I was also a little put off by how male-centric the novel was. There were a few female characters, but they only played very minor roles and were mostly the mothers of the teens whose stories were being told. I think what bothered me about the lack of female LGBT characters was that I felt like Levithan was separating the experiences of gay men from other LGBT people a bit too much, even though other genders have had very similar experiences to gay men. Basically, the focus on queer men made me feel invisible as a female pansexual reader. I realize that exploring the experiences of multiple genders may not have been Levithan’s focus with this book, but a lot of the issues faced by the characters, including suicidal thoughts and AIDS, apply to non-male queer people as well.

Finally, I just didn’t feel as emotionally connected to the book as I had anticipated. I think that did have a lot to do with feeling invisible, but I also tend not to like books written in the third-person quite as much, even this very unique third-person.

I would definitely recommend this to queer men and their families due to the breadth of experiences Levithan covers. I think this book could be very important to gay teens as an affirmation, celebration, and recognition of their experiences, despite the somewhat narrow gender lens. Two Boys Kissing continues to mark Levithan as a master writer, and though I was somewhat disappointed by this book, I will be eagerly awaiting his next release.

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These Broken Stars

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Title: These Broken Stars
Author: Amie Kaufman & Meghan Spooner
Publisher: Disney Hyperion
Publication Date: December 10, 2013
Pages: 374
Genre: SciFi
Source: School Library Journal Summer Virtual Conference
Rating: 3/5

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I can’t tell if I’m mood reviewing or not because I feel like I’ve been writing so many negative reviews in the past couple weeks, but I just haven’t liked that many things I’ve been reading lately. These Broken Stars is another book that didn’t do anything for me, except make me feel mildly irritated.

I think my problem with this book was more with the characters than the plot. The idea of a space ship crashing on a strange planet where the characters start hearing mysterious whispers and seeing things sounding like an entertaining read, but Tarver and Lilac totally killed it for me.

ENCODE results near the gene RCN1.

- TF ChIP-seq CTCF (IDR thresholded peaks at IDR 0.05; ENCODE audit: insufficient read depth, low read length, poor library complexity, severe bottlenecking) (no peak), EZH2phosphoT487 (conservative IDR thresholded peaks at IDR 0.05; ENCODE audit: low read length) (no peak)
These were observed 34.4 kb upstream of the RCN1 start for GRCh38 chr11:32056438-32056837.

I know that from Tarver’s perspective Lilac is supposed to be annoying, but I didn’t like her in her own chapters either. Besides being kind of whiny, she bored me even when she started hallucinating. I think my dislike of her stems from my growing vexation with the poor little rich/suburban/valedictorian/goodie-two-shoes girls that seem to be exploding in YA. I couldn’t bring myself to feel sorry for her though her father was obviously an evil bastard because I didn’t connect to her at all. Her one saving grace was her intelligence, which proved useful throughout the book and she wasn’t afraid to show in front of Tarver, even when she realized she was falling for him.

Tarver didn’t appeal to me in the least. To me, he seemed even more judgmental of Lilac than Lilac was of him. They spend the majority of the book making ridiculous assumptions about each other that just seemed really silly to me. I liked Tarver a lot better when he talked about his family and his cottage, because he seemed more realistic to me in a way Lilac simply wasn’t. I also wished I had gotten to know more about his experiences at war, since he had his whole rags-to-war-hero image. There was a little bit of that, but to me that was one of the most interesting parts of the story aside from the voices.

For me, it was just really hard to get past not only one, but two protagonists who I didn’t like to enjoy the story. Sci-fi isn’t usually my thing, particularly space books, but I liked learning the politics of all the planets and about colonization in space (although that might be because I just finished a course in post-colonial literature, haha) and was certainly intrigued by what was going on on Lilac and Tarver’s planet.

Basically, These Broken Stars failed to live up to the immense hype it’s been getting. I think the authors had a lot of cool plot ideas and great world building, but I needed the story to be told by different characters.

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P. S. as a side note, I will say I was very happy to see a girl-in-a-dress cover that was actually relevant to the story.

The Truth About You and Me

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Title: The Truth About You and Me
Author: Amanda Grace
Publisher: Flux
Publication Date: September 8, 2013
Pages: 229
Genre: Contemporary
Source: NetGalley
Rating: 2/5

Smart girls aren’t supposed to do stupid things.

Madelyn Hawkins is super smart. At sixteen, she’s so gifted that she can attend college through a special program at her high school. On her first day, she meets Bennett. He’s cute, funny, and kind. He understands Madelyn and what she’s endured – and missed out on – in order to excel academically and please her parents. Now, for the first time in her life, she’s falling in love.

There’s only one problem. Bennett is Madelyn’s college professor, and he thinks she’s eighteen – because she hasn’t told him the truth.

The story of their forbidden romance is told in letters that Madelyn writes to Bennett – both a heart-searing ode to their ill-fated love and an apology.

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I had nothing but problems with this book. I thought I was going to like it because I enjoy forbidden relationship stories. Romance between cousins? Sure. Incest? Hit me. (References: How I Live Now and Forbidden). But this book? Heck no.